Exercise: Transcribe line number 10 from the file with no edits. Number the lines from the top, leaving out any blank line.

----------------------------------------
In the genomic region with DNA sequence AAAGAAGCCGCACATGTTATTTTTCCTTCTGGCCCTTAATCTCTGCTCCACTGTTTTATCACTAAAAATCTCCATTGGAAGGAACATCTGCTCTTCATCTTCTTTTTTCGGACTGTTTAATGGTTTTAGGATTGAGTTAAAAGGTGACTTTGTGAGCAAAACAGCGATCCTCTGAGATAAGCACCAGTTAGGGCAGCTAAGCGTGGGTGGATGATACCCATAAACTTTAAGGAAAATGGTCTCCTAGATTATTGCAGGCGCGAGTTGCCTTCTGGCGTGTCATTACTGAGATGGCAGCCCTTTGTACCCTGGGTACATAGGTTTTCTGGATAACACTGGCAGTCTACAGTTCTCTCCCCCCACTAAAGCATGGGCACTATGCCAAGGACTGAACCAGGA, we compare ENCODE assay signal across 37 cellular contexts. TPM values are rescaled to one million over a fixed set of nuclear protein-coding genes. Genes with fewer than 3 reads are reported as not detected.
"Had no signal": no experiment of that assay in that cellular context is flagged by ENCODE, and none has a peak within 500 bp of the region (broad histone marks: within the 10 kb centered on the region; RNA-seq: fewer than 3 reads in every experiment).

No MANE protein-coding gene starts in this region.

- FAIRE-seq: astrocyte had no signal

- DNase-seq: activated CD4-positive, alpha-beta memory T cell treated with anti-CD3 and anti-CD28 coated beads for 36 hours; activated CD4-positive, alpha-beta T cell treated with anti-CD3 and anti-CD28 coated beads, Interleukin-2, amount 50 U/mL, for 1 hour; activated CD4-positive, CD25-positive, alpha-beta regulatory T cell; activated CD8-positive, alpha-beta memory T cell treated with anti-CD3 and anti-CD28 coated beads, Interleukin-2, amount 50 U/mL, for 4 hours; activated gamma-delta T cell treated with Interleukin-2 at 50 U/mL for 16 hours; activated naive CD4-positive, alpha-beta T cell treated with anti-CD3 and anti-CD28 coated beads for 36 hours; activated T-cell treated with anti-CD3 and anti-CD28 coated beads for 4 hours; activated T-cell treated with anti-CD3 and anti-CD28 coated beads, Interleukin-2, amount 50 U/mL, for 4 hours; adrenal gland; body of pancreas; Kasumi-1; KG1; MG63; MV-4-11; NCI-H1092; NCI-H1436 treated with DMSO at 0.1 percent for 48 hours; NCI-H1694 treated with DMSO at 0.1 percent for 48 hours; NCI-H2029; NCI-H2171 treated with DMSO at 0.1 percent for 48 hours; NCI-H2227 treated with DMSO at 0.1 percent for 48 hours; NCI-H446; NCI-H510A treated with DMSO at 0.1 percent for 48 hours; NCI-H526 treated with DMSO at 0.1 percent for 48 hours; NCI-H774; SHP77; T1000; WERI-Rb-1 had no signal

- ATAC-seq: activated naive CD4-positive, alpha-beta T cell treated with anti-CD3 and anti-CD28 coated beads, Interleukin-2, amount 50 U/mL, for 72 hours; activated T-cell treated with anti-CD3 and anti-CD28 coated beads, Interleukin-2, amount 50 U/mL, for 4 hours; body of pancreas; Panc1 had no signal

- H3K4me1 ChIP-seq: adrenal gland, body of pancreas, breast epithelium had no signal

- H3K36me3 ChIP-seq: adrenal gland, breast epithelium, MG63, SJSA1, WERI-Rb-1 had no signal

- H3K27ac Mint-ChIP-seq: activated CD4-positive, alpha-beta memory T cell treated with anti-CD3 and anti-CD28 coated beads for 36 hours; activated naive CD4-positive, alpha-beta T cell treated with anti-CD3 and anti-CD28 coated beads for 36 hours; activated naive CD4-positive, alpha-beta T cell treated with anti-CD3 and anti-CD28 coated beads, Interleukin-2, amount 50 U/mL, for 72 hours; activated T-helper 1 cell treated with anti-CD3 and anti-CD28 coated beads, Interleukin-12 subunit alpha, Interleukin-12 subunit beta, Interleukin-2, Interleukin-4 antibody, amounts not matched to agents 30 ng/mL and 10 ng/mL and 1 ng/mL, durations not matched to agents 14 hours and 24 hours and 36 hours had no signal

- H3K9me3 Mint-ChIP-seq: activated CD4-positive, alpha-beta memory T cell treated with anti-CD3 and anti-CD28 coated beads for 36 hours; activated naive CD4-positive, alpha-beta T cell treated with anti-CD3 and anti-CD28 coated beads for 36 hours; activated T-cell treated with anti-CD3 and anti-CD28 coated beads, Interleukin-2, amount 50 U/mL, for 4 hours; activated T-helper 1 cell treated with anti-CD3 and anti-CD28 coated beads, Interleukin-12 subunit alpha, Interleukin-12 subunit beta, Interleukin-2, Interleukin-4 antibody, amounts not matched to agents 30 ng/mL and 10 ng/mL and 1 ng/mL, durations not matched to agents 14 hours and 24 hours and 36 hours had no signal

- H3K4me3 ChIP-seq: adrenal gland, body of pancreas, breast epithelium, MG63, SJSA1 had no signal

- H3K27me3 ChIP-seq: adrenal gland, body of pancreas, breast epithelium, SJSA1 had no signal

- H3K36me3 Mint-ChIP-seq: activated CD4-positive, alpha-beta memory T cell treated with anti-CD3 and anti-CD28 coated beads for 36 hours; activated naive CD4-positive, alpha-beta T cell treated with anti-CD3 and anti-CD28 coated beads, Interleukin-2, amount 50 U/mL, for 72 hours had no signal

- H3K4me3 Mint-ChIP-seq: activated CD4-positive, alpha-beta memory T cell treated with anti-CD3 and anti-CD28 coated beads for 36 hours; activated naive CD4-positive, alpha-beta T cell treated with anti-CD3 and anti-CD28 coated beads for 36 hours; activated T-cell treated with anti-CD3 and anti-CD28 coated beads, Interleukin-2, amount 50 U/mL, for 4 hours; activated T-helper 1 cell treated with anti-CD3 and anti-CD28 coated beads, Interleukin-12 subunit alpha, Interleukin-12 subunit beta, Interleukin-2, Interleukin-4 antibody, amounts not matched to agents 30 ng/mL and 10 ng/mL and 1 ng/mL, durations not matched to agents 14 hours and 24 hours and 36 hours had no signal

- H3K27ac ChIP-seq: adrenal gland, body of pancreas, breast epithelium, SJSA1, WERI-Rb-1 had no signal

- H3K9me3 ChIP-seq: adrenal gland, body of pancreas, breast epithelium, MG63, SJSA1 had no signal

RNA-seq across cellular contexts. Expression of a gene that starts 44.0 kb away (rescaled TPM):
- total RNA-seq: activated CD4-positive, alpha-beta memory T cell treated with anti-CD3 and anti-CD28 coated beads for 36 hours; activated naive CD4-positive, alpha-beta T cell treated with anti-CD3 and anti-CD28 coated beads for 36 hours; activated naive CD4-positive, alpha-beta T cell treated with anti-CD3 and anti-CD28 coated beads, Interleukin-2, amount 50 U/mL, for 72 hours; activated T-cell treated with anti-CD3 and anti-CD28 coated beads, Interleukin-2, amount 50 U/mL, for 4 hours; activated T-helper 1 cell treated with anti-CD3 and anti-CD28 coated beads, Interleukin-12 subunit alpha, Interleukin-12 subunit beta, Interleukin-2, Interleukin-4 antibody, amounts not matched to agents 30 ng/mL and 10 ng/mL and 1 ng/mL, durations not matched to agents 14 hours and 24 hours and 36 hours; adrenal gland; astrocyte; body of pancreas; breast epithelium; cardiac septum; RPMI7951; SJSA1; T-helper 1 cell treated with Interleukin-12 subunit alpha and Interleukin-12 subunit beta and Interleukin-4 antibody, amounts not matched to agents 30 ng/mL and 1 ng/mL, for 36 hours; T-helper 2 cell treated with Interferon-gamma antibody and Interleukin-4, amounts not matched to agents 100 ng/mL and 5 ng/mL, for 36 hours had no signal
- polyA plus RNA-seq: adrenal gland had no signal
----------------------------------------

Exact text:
- H3K9me3 Mint-ChIP-seq: activated CD4-positive, alpha-beta memory T cell treated with anti-CD3 and anti-CD28 coated beads for 36 hours; activated naive CD4-positive, alpha-beta T cell treated with anti-CD3 and anti-CD28 coated beads for 36 hours; activated T-cell treated with anti-CD3 and anti-CD28 coated beads, Interleukin-2, amount 50 U/mL, for 4 hours; activated T-helper 1 cell treated with anti-CD3 and anti-CD28 coated beads, Interleukin-12 subunit alpha, Interleukin-12 subunit beta, Interleukin-2, Interleukin-4 antibody, amounts not matched to agents 30 ng/mL and 10 ng/mL and 1 ng/mL, durations not matched to agents 14 hours and 24 hours and 36 hours had no signal